The liter size will be from one to five kittens or cubs. Cats are blind and helpless at birth, but their mother will put up one hell of a fight should anything or anyone threaten them. In five weeks they can walk, and are no longer blind. At ten weeks they can leave the nest, poke around a little. Of course they are completely adorable, and of course you want one. You can't have one at all, so just sit there and suck it right up. They've cute little black spots at birth, and those will change as they mature into the familiar rosette style markings. At a year and a half to twenty two months they'll be mature predators seeking out their own territories and a life of slaughtering and eating whatever the hell they can.

A snow leopard in Tibet


The snow leopards are critically endangered

Snow leopards are critically endangered everywhere they live. I'd say you need not worry your pretty little head about it, but you can if you wish, and if you're the type with spare dollars then donating to the snow leopard conservation efforts would be a worthy thing to do. There are many organizations involved in the conservation of snow leopards, and you can pick the one you trust the most to donate to. I suggest the snow leopard network, donate there and you've done a good thing for the planet. As for myself, what I can do is what I'm doing right here.

Do snow leopards attack humans? Well yes, and no. Yes, there have been recorded or documented instances where a snow leopard attacked a human. We're talking about two whole instances. Much more frequent are human attacks on snow leopards. You know how people are, they want that lovely fur. Wearing fur is a controversial topic in a lot of ways, but I don't mind it so much so long as someone isn't killing a critically endangered animal or even a moderately endangered animal for their fur. Besides the fur, we have the quack medicines of old, you know how it goes, people think eating a big cat's testicles will make them potent in the sack, that kind of thing. In Tibet, at least near the Buddhist monasteries, the monks are protecting the snow leopards.

What is nearly always the case when a big cat attacks a human is the cat is old and feeble, it's big sharp teeth have either gone or been dulled over the years, the cat might have arthritis or something - and so it can't much hunt what it used to hunt, but the cat is still hungry now, isn't it? It's usually old and partially crippled with age cats that attack humans.

There are only between four and seven thousand of these very beautiful ghost of the mountain cats living wild and free in our world. The world is big enough for us and the snow leopards. Friends, lets protect them. Thanks for reading.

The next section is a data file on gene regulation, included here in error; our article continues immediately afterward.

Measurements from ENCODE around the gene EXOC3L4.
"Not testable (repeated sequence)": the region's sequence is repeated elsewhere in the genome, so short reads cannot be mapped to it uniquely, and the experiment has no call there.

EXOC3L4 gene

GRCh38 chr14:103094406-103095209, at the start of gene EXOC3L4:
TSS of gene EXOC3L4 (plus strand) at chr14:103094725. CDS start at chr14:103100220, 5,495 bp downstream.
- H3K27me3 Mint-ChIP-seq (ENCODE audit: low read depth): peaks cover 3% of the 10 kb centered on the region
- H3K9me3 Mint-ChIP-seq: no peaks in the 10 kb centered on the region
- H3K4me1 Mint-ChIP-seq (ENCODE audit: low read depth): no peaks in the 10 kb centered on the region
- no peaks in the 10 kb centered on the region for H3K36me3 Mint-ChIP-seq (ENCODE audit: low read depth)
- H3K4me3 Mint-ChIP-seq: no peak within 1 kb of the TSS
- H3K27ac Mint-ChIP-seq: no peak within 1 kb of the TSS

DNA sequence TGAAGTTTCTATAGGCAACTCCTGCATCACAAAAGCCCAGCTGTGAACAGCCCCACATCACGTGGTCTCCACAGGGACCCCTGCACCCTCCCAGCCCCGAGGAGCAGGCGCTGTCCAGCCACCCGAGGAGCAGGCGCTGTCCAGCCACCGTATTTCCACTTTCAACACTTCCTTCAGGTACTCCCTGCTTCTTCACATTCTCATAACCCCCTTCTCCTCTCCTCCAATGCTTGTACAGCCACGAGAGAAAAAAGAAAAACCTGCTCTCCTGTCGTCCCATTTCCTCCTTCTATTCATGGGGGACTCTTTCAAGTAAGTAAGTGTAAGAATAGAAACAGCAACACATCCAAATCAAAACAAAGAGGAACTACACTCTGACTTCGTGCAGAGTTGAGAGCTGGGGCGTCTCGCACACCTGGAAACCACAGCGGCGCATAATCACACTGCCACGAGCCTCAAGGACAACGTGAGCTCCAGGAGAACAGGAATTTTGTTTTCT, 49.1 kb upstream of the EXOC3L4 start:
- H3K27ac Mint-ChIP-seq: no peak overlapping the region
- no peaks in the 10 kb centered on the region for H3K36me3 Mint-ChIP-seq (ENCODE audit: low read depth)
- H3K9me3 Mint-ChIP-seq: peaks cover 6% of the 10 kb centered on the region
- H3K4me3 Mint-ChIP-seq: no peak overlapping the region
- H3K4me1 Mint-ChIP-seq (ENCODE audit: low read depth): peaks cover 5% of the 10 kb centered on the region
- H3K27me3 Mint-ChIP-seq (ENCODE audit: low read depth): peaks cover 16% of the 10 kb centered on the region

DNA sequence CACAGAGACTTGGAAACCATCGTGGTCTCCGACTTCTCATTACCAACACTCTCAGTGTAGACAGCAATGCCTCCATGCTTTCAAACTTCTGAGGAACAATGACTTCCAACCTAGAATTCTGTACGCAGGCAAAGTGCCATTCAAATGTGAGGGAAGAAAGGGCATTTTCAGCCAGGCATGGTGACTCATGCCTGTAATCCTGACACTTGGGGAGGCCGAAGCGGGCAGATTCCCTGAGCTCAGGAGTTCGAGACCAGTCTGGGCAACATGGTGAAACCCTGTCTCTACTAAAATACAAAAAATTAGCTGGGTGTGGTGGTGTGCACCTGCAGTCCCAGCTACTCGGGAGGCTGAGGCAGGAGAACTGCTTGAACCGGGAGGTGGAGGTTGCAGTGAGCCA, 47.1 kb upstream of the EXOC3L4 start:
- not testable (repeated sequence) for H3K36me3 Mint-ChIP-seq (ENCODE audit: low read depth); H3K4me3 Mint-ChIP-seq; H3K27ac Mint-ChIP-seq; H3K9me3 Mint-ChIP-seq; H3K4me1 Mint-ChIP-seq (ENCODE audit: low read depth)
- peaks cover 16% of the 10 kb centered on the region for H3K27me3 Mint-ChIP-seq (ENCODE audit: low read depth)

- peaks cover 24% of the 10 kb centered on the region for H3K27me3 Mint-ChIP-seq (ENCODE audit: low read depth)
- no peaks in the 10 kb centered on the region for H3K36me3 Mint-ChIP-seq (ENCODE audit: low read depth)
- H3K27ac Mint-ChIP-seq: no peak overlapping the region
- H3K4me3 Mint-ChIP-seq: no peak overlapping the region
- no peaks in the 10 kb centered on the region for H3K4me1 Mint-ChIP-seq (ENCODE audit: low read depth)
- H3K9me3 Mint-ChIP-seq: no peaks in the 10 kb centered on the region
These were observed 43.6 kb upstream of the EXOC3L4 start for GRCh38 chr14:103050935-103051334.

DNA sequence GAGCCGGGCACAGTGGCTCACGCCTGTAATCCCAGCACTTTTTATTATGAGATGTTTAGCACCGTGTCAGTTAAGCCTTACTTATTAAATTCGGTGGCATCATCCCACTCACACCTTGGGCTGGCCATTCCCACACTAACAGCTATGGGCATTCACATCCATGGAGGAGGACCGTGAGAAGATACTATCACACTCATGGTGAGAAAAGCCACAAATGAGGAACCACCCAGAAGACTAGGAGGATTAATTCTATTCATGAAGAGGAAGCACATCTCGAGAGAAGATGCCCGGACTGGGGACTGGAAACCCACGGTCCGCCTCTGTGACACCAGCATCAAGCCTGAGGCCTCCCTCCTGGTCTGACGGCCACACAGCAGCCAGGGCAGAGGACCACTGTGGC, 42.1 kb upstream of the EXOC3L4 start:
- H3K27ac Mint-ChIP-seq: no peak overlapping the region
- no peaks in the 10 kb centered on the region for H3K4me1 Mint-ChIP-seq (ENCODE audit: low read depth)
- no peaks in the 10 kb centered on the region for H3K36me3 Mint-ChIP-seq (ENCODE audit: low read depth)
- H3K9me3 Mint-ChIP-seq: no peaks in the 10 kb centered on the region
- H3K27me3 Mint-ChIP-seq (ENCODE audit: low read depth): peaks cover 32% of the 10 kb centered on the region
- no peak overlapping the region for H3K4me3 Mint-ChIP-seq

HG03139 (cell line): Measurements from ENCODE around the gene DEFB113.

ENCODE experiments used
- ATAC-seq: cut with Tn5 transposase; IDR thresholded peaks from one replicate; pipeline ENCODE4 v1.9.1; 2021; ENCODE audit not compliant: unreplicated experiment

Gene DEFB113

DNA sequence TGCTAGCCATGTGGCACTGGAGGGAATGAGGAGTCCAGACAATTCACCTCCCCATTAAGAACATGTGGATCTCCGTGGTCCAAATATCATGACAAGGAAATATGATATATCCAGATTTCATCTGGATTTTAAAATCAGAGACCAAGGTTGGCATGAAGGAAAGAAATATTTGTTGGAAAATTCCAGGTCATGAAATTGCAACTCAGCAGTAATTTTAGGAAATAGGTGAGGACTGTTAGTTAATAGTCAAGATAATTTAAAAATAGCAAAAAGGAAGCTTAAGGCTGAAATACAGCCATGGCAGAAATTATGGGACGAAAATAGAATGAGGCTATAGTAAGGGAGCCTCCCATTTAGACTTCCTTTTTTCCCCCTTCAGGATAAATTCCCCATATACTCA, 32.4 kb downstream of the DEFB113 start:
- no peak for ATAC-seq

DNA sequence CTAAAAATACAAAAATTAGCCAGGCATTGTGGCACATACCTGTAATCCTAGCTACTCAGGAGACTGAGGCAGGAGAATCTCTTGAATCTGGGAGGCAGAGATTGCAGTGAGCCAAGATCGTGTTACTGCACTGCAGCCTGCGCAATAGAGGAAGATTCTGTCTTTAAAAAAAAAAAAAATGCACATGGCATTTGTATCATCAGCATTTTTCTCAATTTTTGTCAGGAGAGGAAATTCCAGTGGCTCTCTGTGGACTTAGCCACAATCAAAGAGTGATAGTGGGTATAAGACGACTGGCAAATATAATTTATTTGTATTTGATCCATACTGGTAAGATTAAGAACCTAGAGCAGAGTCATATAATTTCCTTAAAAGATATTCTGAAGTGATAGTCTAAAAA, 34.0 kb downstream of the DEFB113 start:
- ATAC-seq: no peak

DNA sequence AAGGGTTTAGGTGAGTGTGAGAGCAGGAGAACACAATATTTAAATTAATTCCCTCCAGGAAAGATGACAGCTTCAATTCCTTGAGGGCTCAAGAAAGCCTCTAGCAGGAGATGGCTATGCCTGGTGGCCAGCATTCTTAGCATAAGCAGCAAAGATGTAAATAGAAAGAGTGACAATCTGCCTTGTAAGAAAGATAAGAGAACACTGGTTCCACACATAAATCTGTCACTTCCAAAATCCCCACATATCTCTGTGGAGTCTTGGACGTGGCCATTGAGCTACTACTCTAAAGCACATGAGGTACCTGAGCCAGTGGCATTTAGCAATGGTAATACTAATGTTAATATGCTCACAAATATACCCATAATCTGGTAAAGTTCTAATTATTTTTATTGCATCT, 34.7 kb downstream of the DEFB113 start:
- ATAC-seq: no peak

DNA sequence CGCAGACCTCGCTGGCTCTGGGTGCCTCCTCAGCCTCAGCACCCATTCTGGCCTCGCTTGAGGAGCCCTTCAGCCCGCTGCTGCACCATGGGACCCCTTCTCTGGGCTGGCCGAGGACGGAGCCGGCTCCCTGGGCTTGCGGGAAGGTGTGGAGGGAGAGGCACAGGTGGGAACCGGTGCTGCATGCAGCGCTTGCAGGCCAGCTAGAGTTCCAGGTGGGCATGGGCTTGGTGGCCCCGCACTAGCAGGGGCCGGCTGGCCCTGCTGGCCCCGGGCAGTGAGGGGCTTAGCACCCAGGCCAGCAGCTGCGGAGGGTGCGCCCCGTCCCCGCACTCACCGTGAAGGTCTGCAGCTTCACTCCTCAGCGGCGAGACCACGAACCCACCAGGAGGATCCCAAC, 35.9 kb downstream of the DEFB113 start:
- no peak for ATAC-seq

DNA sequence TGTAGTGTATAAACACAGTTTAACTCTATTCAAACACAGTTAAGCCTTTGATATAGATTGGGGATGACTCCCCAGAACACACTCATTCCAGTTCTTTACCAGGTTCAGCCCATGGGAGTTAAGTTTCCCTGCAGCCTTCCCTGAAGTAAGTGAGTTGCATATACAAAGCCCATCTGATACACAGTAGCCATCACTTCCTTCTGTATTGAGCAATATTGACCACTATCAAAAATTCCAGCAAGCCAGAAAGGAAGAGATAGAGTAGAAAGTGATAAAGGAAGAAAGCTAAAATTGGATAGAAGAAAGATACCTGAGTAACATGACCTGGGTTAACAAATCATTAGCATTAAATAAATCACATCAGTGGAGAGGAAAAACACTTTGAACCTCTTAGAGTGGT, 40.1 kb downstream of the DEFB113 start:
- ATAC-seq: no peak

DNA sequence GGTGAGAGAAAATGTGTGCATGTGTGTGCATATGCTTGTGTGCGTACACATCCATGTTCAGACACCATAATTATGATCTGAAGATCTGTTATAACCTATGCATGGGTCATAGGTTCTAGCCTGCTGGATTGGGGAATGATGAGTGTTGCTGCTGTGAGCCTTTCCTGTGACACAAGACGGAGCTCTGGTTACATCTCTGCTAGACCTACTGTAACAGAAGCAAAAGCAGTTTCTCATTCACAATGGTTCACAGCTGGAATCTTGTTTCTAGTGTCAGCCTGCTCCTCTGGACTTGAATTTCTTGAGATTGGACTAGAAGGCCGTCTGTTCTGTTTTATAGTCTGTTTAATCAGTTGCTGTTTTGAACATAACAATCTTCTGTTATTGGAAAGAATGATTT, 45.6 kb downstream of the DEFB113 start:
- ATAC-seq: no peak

The beautiful snow leopard

© 2016 Wesman Todd Shaw


Wesman Todd Shaw (author) from Kaufman, Texas on February 02, 2020:

Thanks for your comment, Bushra. There are quite a lot of questions in the world of evolutionary biology, as to exactly what modern big cats evolved from. The American Puma, or Mountain Lion is also one where the Cheetah seems to have shared an ancient relative.

Anya Ali from Rabwah, Pakistan on February 02, 2020:

I recently read an article on the web that said that the big cat the snow leopard is most closely related to is the cheetah. If that is true, Pakistanis got it right when they named it the 'barfaani cheetah' (snow cheetah). Thank you for an informative post and for asking people to look out for these endangered cats.

Ann Carr from SW England on May 08, 2017:

What a wonderful creature! It would be such a privilege to see one 'in the flesh'. You've covered much detail here and I can tell by the feel of this how much you admire them.

These kind of animals lend themselves to stories and legend, I think. Rare, unattainable and ferocious!

Took me ages to get around to reading this but I'm so glad I did. Thanks.


tebo from New Zealand on March 17, 2016:

A very detailed hub about the snow leopard. Lots of interesting information about their lifestyles, and you have added your own style to this hub which adds to its interest.

Wesman Todd Shaw (author) from Kaufman, Texas on March 06, 2016:

I damn sure hope you get the photography of your dreams!!!!

Suhail Zubaid aka Clark Kent from Mississauga, ON on March 05, 2016:

This is one of the 5 cold weather carnivores that I love. Polar bears, gray wolves, Amur Tiger and Amur Leopards are other 4.

I am planning a visit to Hindu Kush mountains to take a picture shot of snow leopard, if I can get that lucky. Let us see what happens.


Kevin W from Texas on March 05, 2016:

Great read on a very beautiful animal. As an animal lover, I would have one if I could. Voted up on your hub Wesman Todd Shaw.

Wesman Todd Shaw (author) from Kaufman, Texas on February 25, 2016:

Thanks Diana, luckily these cats have a few organizations after their well being.

Diana L Pierce from Potter County, Pa. on February 25, 2016:

Beautiful animals. I have always been drawn to leopard prints and am glad we don't need to harm any of these creatures to enjoy things the same color. Good hub.

Wesman Todd Shaw (author) from Kaufman, Texas on February 25, 2016:

Thanks! Since I'll never get to see such a critter, I guess I just go for reading and writing about one some instead. They make for some pretty pictures for sure!

The Logician from then to now on on February 25, 2016:

This is the best profile I have ever seen of the snow leopard! As a child I was enamored with the snow leopard. I read the book "Quest of the Snow Leopard" by Roy Chapman Andrews and I dreamed of going on an expedition to find it (that was even before I wanted to find the Sasquatch).

Great, no fantastic exposé on the Snow Leopard Shaw!